Regnerus (4) used a large (nearly 3,000), random sample of American young adults (ages 18-39) called “The New Family Structures Study.” This large, random sample avoided some of the major flaws of the earlier studies on this topic, such as very small sample sizes, biased sampling approaches (i.e., “convenience sampling”, where the data set is obtained by placing ads in homosexual publications and soliciting volunteers) and non-representative data sets (usually including only lesbian parents) (2). The study found that numerous, consistent differences do exist between children of parents who have had same-sex relationships and those with married, heterosexual parents. More specifically, he found that children of homosexual parents are more likely than those raised by heterosexual parents to suffer from poor impulse control, depression, suicidal thought, require mental health therapy, identify themselves as homosexual, choose cohabitation, be unfaithful to partners, contract sexually transmitted diseases, be sexually molested, have lower income levels, drink to get drunk, and smoke tobacco and marijuana. The study used a cross-sectional design (like a snapshot in time), and so the author was quick to point out that, although many differences were found, the results do not prove that the negative outcomes were caused by homosexual parenting itself. Nonetheless, this research clearly indicates that the claim that there are no differences in parenting outcomes must be re-evaluated with further research. And it also raises the possibility that homosexual parenting may, in fact, produce numerous, negative outcomes in adulthood, when compared to heterosexual parenting.
This publication (4) generated a firestorm of criticism and condemnation, some of which came from other researchers in social science. Accordingly, Regnerus answered the critics with new analyses (12). In this follow-up study, he discussed six of the most common and/or important criticisms and made several changes in response to the criticisms: an important change in the way he referred to homosexual parents and three major adjustments to groups and group assignments within the data set. The results were similar to those in the original article (4), but the magnitude of some of the differences declined somewhat. Thus, this new analysis of the data confirmed the conclusions of the original article; namely, that real differences do, in fact, exist in many outcomes that may be related to homosexual parenting vs. heterosexual parenting, including, but not limited to, sexuality, sexual behavior, educational attainment, smoking and arrests (12). And, once again, Regnerus emphasized that his results do not prove a cause-and-effect relationship between homosexuality and the negative outcomes. The onus now lies with his critics to prove him wrong.
Next, I want to summarize two related articles that compared the academic achievement of children with homosexual parents to those with married, heterosexual parents. Allen et al. (5) reexamined a previous study by Rosenfeld (11) that used a restricted sub-sample of a large, U.S. data base, the U.S. Public-Use Microdata Sample of the 2000 census. Rosenfeld concluded that “When one controls for parental SES and characteristics of the students, children of same-sex couples cannot be distinguished with statistical certainty from children of heterosexual married couples.” Using the same data set, but alternative comparison groups, an unrestricted sample and incorporating controls for the subgroups omitted in the Rosenfeld study, Allen et al., found that children being raised by same-sex couples are 35% less likely to make normal progress through school compared to children of heterosexual, married parents. The second of these two studies (6) used a much larger, random sample of the 2006 Canada census to examine high school graduation rates. The results showed that children living with gay and lesbian families were only about 65% as likely to graduate high school as were children living in heterosexual married families. Moreover, daughters of homosexual parents did considerably worse than sons in this study. This paper confirms the findings of Allen et al. (5), and these two studies, taken together, cast doubt on the ubiquitous claim that no difference exists; children living with same-sex parents do, in fact, perform poorer in school when compared to children from married, opposite sex families (6). However, these two studies also had a cross-sectional design; therefore, cause-and-effect inferences, or conclusions, cannot be made as to why these differences exist. Yet the results do raise the possibility that homosexual parenting itself may, in fact, result in poorer performance in school, when compared to heterosexual parenting.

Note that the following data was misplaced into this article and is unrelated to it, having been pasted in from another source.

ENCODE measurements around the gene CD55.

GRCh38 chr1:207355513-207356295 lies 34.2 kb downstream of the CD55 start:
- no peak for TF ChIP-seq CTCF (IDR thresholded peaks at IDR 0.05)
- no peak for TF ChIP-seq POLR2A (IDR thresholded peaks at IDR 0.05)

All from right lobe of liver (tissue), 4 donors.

The last study that I want to summarize addresses a difference found also in the Sarantakos (10) and Regnerus (4) studies: namely, that children of homosexual parents are much more apt to become homosexual themselves. The general consensus among researchers in this field of inquiry has been that there is no such difference. Schumm (7) conducted two meta-analyses of the results from previous studies concerning this issue (a meta-analysis combines and analyzes data from selected published studies in order to increase the sample size sufficiently to detect smaller differences and increase statistical power, thereby compensating for the small sample sizes and lack of statistically significant differences in the selected studies). The main thrust of his report deals with statistical analyses of the results of ten studies involving family histories of adult children with homosexual parents. The results of these analyses showed that 45% of the adult children of homosexual parents were homosexual. Using a verifiable figure of 3% as the prevalence of homosexuals (gay, lesbian and bisexual) in the general population, I calculated that adult children of homosexual parents are about 15 times more likely to be homosexual than are adult children of heterosexual parents. This difference is not only statistically significant, it is also clearly of a very large magnitude. But Schumm didn’t stop there. He proceeded to take data from 26 other studies that had concluded that there is no difference and to analyze them in a similar manner. When he restricted the data to those children who were 17 years old or older at the time the data were collected (in order to address the issue of adult outcomes per se), he found that 28% of the adult children of homosexual parents were homosexual, whereas only 2.3% of the adult children of heterosexual parents were homosexual. Thus, in this meta-analysis, adult children of homosexual parents were about 12 times more likely to be homosexual than were adult children of heterosexual parents. How could these extremely large and statistically significant differences (12-15 fold) come about? Schumm discussed five of the possibilities: 1) parental modeling of sexual orientation; 2) parental preference for the child’s sexual orientation; 3) the child’s greater questioning of their own sexual orientation; 4) parental desire for grandchildren; and 5) non-parental modeling of sexual orientation by homosexual friends of the homosexual parents. Regardless of the mechanism(s) involved, these results, taken together, strongly suggest that the post-natal environment of children with homosexual parents has a powerful influence on the development of homosexuality in the children, and that, in turn, argues persuasively against the popular notion that homosexual people are “born gay.” The strength of this argument is easily appreciated when one considers the fact that identical twin studies have demonstrated conclusively that the maximum contribution of all pre-natal influences (genetics, hormones, etc.) on the subsequent development of homosexuality can be no more than about 10%-15% (8). Some of the remaining 85%-90% post-natal influence could very well be a result of environmental and experiential factors inherent in the homosexual parenting context.